“I love nature and this program will absolutely help me share that with the kids,” he says.

Harrison was one of the teachers from around the state who enrolled in the Project Wild Training on the Rio Grande this summer where he and others took a raft trip and camped out for a night near Pilar.
Far Flung Adventures Rafting Guide, Ricus Ginn, on the left, hang out with his boss, Steve Harris, during a Project Wild outing in June.
During the trip the teachers learned about the river’s history and ecology from Steve Harris, Executive Director of Rio Grande Restoration and owner of Far Flung Adventures rafting company.

They also learned to fish from the NMDGF’s contract fishing instructor, Ti Piper, who last year alone conducted 23 fishing clinics and 37 presentations reaching close to 3,000 kids and adults.
Renowned author of "Fishing in New Mexico" Ti Piper who has been teaching kids and adults how to fish for the New Mexico Department of Game and Fish (NMDGF) for years provides instruction on lures to Project Wild Participants during an outing to the Rio Grande in June, 2012.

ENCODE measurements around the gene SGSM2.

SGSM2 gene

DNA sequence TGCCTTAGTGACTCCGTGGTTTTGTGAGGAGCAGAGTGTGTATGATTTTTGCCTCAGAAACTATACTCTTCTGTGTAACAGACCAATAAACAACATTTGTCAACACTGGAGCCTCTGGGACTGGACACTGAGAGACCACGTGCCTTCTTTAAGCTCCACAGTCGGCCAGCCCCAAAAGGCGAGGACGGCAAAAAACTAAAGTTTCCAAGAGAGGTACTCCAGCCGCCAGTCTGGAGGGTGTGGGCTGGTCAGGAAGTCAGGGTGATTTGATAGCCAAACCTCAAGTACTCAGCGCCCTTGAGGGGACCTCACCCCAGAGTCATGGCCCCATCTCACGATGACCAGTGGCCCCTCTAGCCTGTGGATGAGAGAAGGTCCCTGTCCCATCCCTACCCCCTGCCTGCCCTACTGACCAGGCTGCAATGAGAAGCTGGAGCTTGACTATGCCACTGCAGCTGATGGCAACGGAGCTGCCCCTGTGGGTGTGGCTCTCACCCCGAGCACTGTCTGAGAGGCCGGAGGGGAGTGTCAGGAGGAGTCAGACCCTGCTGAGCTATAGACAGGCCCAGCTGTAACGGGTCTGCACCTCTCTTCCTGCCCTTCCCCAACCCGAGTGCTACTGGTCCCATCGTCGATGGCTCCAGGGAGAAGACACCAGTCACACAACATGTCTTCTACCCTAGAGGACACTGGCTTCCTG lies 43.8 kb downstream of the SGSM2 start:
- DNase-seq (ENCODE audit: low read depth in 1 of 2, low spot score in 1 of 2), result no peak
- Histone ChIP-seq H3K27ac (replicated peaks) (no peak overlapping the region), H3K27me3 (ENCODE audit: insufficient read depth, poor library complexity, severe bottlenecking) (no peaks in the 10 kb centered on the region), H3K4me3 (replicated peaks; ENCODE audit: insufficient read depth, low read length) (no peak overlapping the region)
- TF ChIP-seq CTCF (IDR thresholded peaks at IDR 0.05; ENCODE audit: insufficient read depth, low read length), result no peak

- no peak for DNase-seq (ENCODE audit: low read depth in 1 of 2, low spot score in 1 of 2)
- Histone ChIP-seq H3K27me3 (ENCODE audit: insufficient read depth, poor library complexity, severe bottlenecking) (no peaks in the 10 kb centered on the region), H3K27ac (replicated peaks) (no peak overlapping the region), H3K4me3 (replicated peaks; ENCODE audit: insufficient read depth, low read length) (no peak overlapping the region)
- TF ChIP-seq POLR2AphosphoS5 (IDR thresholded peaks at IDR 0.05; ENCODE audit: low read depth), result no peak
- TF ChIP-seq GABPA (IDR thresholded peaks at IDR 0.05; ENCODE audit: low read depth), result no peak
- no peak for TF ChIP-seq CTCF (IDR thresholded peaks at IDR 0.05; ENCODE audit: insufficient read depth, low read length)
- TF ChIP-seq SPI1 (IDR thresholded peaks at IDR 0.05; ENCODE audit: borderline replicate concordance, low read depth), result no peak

Harrison listened carefully, worked patiently and then reeled in a small mouth bass he caught on a lure during the afternoon fishing session.

But it wasn’t all floating and fishing as the teachers had to sit down at camp and learn how to use Project Wild’s classroom instructional guides upon their return to the classroom.

Teachers interested in attending or holding their own Project Wild workshop can contact Kevin Holladay at (505) 476-8095 or by email at

Those New Mexico teachers sure know how to roll.

Sunday, August 05, 2012